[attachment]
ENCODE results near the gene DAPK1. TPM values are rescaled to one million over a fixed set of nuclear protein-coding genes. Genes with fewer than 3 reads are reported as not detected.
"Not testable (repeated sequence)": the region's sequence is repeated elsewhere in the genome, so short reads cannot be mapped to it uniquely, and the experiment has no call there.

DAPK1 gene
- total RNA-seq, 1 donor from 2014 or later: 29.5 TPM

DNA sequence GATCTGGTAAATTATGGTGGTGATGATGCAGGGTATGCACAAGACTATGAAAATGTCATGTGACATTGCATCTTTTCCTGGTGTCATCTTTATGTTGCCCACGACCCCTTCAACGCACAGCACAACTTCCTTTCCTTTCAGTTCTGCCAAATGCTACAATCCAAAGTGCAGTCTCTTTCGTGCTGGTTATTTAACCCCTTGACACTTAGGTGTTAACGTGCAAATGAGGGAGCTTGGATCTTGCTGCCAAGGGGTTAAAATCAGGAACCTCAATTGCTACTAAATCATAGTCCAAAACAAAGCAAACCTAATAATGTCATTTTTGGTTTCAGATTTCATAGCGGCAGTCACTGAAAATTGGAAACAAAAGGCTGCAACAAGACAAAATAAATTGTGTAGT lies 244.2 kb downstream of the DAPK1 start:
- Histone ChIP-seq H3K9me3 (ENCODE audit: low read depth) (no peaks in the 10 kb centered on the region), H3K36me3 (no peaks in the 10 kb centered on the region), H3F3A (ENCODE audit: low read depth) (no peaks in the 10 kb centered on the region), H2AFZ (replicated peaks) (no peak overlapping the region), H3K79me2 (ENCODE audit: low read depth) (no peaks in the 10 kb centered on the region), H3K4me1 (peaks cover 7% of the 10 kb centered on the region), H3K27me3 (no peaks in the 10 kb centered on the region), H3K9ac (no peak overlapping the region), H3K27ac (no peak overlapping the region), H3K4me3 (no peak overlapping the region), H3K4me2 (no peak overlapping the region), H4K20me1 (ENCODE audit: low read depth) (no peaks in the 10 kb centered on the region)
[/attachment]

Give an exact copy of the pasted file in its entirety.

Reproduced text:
ENCODE results near the gene DAPK1. TPM values are rescaled to one million over a fixed set of nuclear protein-coding genes. Genes with fewer than 3 reads are reported as not detected.
"Not testable (repeated sequence)": the region's sequence is repeated elsewhere in the genome, so short reads cannot be mapped to it uniquely, and the experiment has no call there.

DAPK1 gene
- total RNA-seq, 1 donor from 2014 or later: 29.5 TPM

DNA sequence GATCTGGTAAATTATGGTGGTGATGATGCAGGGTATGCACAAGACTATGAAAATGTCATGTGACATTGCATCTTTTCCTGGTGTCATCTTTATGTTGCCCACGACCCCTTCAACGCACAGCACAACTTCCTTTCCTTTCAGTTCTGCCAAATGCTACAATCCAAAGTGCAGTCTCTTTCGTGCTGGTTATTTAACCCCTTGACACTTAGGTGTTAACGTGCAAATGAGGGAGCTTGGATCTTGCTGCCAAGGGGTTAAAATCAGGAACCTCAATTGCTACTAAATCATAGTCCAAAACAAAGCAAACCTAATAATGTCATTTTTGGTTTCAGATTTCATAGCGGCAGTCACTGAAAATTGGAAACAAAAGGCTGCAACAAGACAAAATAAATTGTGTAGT lies 244.2 kb downstream of the DAPK1 start:
- Histone ChIP-seq H3K9me3 (ENCODE audit: low read depth) (no peaks in the 10 kb centered on the region), H3K36me3 (no peaks in the 10 kb centered on the region), H3F3A (ENCODE audit: low read depth) (no peaks in the 10 kb centered on the region), H2AFZ (replicated peaks) (no peak overlapping the region), H3K79me2 (ENCODE audit: low read depth) (no peaks in the 10 kb centered on the region), H3K4me1 (peaks cover 7% of the 10 kb centered on the region), H3K27me3 (no peaks in the 10 kb centered on the region), H3K9ac (no peak overlapping the region), H3K27ac (no peak overlapping the region), H3K4me3 (no peak overlapping the region), H3K4me2 (no peak overlapping the region), H4K20me1 (ENCODE audit: low read depth) (no peaks in the 10 kb centered on the region)